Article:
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This untraditional text is a series of parables, allegories, and prose poems that reflect on the problem of the fragment. Studying the fragment lays the theoretical ground for the basic question of where a text begins and ends.
Interruptions is a highly original book which refuses characterization as either literature or theory. Hans-Jost Frey explores the problem of the fragment both from a more traditional critical perspective, discussing the peculiar status of the fragmentary text in literary studies, and in a performative or exemplary way through fictional texts and short meditations. In its forays beyond the narrower realm of literary criticism, Frey addresses in turn such crucial issues as the law, personal history, death, and the constraints of understanding, revealing in each case the fundamental role the fragment plays in them.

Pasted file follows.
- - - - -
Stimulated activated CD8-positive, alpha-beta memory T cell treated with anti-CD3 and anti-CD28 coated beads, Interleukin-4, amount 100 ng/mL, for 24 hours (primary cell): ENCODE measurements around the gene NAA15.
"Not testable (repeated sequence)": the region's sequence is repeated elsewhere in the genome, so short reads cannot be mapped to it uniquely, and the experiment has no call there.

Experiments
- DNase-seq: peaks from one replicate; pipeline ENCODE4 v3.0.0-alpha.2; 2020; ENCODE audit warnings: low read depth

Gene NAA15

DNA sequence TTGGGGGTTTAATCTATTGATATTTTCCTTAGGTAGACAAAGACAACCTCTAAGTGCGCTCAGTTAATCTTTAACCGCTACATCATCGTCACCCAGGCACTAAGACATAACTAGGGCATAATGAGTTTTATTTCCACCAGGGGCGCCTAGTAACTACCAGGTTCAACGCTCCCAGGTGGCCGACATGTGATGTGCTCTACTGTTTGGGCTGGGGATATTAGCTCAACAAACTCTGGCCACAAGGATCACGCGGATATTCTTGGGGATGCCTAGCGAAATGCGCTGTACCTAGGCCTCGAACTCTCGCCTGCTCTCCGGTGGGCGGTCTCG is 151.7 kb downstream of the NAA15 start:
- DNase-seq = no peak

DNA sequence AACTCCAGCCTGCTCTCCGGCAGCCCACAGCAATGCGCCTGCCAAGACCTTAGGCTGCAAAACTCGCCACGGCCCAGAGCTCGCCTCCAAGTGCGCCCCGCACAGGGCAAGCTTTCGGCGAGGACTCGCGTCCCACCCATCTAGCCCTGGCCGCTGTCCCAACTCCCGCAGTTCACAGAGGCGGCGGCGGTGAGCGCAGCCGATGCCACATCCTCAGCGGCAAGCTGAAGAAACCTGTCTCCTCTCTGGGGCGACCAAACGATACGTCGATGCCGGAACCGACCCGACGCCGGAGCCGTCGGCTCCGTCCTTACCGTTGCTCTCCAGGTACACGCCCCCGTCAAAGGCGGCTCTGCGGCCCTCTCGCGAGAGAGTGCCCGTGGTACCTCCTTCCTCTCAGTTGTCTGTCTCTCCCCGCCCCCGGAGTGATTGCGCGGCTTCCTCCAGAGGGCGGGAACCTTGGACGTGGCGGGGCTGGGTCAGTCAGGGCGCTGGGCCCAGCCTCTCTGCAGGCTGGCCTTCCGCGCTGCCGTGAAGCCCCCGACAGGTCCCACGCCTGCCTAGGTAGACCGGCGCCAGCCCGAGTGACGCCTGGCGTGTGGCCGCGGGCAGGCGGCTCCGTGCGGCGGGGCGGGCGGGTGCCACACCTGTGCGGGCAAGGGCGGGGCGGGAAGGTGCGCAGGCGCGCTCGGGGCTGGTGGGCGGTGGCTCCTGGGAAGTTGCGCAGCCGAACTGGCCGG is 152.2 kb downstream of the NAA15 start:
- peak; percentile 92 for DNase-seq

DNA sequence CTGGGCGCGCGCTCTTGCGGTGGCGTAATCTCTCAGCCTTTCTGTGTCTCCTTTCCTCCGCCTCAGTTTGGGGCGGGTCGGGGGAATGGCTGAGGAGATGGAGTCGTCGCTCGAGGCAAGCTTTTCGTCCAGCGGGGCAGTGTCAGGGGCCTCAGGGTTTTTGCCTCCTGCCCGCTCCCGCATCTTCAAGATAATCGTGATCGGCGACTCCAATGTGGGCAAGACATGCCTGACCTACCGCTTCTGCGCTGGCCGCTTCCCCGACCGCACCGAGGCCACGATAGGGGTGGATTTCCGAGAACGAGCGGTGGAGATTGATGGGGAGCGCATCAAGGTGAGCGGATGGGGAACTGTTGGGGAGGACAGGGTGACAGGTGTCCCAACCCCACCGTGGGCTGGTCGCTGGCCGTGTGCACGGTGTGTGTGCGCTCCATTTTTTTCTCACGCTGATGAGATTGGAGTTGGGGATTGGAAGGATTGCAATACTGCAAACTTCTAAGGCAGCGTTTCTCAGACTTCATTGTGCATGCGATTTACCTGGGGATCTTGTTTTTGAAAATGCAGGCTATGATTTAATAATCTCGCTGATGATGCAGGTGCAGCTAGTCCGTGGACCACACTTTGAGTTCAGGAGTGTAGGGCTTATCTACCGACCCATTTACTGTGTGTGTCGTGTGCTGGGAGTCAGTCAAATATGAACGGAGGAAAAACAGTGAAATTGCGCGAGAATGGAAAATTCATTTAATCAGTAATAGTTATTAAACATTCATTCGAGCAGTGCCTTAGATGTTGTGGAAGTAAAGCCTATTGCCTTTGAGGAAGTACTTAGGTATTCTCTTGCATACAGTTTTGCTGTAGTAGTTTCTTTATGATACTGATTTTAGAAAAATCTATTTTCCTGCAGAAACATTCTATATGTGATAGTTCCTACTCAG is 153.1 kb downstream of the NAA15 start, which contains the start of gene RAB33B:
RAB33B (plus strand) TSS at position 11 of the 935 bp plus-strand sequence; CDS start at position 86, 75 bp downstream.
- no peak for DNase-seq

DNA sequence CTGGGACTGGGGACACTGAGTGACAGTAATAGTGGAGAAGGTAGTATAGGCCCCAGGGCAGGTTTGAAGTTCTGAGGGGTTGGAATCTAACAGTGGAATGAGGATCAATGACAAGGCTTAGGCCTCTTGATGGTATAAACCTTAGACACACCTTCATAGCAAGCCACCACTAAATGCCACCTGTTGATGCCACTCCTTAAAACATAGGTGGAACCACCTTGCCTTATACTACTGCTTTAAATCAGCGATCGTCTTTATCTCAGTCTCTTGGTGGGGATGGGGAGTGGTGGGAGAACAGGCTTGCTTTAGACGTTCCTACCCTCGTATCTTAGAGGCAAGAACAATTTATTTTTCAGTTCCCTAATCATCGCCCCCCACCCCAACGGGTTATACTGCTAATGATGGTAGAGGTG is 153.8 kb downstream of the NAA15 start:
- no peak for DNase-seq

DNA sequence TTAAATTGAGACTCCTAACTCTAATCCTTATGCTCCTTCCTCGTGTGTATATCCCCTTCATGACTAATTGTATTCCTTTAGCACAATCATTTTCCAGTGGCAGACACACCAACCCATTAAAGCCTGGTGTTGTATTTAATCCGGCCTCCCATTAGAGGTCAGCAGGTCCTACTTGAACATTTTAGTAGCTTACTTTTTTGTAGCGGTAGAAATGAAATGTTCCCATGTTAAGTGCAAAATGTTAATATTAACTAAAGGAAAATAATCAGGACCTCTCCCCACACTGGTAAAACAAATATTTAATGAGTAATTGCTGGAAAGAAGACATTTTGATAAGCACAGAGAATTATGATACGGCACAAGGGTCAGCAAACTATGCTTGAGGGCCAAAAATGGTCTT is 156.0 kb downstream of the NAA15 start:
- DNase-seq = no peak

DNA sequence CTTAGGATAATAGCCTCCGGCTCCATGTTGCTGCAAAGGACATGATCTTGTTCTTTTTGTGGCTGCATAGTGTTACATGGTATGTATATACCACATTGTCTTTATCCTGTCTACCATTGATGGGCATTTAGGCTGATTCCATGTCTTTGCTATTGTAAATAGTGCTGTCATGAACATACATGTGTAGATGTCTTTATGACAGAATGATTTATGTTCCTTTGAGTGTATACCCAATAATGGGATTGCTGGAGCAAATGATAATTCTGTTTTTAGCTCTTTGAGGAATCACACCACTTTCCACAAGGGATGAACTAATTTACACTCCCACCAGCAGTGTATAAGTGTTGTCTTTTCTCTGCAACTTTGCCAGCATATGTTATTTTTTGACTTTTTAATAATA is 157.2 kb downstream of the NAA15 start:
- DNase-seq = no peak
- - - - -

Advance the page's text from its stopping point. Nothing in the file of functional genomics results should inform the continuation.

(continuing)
Hans-Jost Frey is Professor of Comparative Literature at the University of Zurich.
"This extraordinary book belongs in the company of Friedrich Schlegel's Athenaeum Fragments, Nietzsche's The Gay Science, Blanchot's Le pas au-dela`, and Kafka's diaries, aphorisms, parables, and stories. In its laconic rigor, Interruptions is the best book on the fragment and on living fragmentarily. Just as a good book on irony cannot escape being ironical, so a good book on the fragment must be fragmentary. Interruptions starts and then stops, again and again, breaking off continually where there is no more to say and too much more to say. Georgia Albert's admirable translation matches the original in spare elegance and scrupulous rigor. Only occasionally, as is proper, does the translation break off or break down in the face of untranslatable word play in the original. Albert's splendid introduction fulfills Friedrich Schlegel's stipulation for a preface: 'A good preface must be at once the square root and the square of its book. '" — J. Hillis Miller, University of California, Irvine